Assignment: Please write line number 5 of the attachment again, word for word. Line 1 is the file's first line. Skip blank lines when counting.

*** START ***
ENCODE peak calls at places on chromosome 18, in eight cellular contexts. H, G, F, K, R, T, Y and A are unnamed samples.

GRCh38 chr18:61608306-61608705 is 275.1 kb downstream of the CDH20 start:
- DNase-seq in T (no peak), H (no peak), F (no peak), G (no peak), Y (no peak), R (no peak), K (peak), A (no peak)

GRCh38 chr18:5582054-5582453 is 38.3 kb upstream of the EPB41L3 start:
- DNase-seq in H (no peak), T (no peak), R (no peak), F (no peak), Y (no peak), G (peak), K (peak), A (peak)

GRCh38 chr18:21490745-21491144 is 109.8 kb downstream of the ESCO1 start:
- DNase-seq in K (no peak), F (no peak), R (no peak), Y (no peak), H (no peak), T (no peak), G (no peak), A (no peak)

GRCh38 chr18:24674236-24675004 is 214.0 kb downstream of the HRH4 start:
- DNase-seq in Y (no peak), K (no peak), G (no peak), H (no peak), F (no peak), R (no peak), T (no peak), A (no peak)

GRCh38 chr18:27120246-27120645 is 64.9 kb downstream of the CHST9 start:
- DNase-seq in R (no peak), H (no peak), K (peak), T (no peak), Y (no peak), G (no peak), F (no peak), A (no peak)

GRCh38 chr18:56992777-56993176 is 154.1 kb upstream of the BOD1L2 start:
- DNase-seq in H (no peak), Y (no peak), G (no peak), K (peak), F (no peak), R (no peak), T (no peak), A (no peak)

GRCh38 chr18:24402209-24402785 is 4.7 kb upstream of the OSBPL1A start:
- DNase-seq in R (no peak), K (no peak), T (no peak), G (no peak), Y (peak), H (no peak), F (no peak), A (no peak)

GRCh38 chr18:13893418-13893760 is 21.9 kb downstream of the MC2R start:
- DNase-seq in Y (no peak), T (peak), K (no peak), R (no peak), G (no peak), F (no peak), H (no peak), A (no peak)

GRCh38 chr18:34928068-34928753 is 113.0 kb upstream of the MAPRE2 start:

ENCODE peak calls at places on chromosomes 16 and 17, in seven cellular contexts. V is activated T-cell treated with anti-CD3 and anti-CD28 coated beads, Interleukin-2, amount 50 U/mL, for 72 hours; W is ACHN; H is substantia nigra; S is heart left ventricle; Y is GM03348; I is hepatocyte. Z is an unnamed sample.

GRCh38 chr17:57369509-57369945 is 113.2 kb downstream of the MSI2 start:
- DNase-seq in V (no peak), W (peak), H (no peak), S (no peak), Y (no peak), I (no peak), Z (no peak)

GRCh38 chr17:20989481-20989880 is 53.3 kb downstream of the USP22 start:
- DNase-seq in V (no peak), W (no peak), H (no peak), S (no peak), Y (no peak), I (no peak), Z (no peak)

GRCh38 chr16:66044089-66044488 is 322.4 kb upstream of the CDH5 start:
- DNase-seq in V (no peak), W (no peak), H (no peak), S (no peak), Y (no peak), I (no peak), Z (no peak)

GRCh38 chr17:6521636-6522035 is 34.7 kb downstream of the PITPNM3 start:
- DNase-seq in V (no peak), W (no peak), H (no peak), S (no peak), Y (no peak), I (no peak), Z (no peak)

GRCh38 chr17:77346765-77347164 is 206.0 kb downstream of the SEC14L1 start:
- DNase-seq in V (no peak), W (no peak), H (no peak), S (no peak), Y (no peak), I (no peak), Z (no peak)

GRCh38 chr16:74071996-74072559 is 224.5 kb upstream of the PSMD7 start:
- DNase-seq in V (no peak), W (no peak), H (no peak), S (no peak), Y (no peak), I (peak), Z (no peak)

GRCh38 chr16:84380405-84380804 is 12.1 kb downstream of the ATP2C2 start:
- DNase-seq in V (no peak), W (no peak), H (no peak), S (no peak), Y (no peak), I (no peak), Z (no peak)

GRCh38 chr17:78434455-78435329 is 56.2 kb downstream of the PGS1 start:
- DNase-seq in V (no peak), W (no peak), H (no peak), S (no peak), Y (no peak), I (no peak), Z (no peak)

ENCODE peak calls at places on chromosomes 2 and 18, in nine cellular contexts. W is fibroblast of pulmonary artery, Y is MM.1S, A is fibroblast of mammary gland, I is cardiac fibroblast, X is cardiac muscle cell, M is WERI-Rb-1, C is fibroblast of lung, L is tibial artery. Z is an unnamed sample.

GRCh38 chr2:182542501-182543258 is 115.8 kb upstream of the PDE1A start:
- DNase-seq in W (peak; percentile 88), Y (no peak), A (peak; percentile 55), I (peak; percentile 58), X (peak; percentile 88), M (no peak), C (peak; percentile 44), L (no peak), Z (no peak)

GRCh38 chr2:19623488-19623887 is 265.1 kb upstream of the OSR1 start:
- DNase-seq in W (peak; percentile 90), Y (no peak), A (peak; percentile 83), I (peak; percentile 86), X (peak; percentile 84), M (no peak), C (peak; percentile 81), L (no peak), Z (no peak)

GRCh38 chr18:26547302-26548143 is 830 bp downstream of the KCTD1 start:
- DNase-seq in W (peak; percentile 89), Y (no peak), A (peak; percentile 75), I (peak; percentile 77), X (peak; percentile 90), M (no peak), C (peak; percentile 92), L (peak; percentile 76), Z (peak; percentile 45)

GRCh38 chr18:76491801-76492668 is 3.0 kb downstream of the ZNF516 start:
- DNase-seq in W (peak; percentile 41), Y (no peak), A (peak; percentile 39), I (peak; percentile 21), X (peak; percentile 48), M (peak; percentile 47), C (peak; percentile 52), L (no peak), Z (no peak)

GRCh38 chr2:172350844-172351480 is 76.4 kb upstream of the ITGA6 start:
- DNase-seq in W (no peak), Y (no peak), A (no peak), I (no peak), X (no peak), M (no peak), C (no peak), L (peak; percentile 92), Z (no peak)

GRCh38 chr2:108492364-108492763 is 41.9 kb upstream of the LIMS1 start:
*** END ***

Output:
- DNase-seq in H (no peak), T (no peak), R (no peak), F (no peak), Y (no peak), G (peak), K (peak), A (peak)